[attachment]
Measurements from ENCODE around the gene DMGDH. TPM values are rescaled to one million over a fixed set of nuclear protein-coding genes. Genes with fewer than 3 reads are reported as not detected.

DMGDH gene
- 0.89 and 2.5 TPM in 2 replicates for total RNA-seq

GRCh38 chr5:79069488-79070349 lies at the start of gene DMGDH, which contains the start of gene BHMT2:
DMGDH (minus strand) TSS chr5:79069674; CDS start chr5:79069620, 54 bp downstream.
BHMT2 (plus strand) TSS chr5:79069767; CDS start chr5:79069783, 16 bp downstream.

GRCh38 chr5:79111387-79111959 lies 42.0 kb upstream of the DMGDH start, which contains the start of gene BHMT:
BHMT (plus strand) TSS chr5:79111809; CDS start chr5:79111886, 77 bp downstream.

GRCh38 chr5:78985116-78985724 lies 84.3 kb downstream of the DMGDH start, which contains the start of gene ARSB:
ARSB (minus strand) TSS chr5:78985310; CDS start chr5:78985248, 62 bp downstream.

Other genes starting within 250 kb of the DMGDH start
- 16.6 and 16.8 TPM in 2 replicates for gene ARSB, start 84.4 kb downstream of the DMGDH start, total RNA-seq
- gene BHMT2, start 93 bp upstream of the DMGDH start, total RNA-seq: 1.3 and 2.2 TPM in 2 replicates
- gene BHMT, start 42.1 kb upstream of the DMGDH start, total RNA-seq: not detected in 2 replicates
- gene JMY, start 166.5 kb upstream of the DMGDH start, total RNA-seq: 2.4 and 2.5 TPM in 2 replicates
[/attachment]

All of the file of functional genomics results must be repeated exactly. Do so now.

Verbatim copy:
Measurements from ENCODE around the gene DMGDH. TPM values are rescaled to one million over a fixed set of nuclear protein-coding genes. Genes with fewer than 3 reads are reported as not detected.

DMGDH gene
- 0.89 and 2.5 TPM in 2 replicates for total RNA-seq

GRCh38 chr5:79069488-79070349 lies at the start of gene DMGDH, which contains the start of gene BHMT2:
DMGDH (minus strand) TSS chr5:79069674; CDS start chr5:79069620, 54 bp downstream.
BHMT2 (plus strand) TSS chr5:79069767; CDS start chr5:79069783, 16 bp downstream.

GRCh38 chr5:79111387-79111959 lies 42.0 kb upstream of the DMGDH start, which contains the start of gene BHMT:
BHMT (plus strand) TSS chr5:79111809; CDS start chr5:79111886, 77 bp downstream.

GRCh38 chr5:78985116-78985724 lies 84.3 kb downstream of the DMGDH start, which contains the start of gene ARSB:
ARSB (minus strand) TSS chr5:78985310; CDS start chr5:78985248, 62 bp downstream.

Other genes starting within 250 kb of the DMGDH start
- 16.6 and 16.8 TPM in 2 replicates for gene ARSB, start 84.4 kb downstream of the DMGDH start, total RNA-seq
- gene BHMT2, start 93 bp upstream of the DMGDH start, total RNA-seq: 1.3 and 2.2 TPM in 2 replicates
- gene BHMT, start 42.1 kb upstream of the DMGDH start, total RNA-seq: not detected in 2 replicates
- gene JMY, start 166.5 kb upstream of the DMGDH start, total RNA-seq: 2.4 and 2.5 TPM in 2 replicates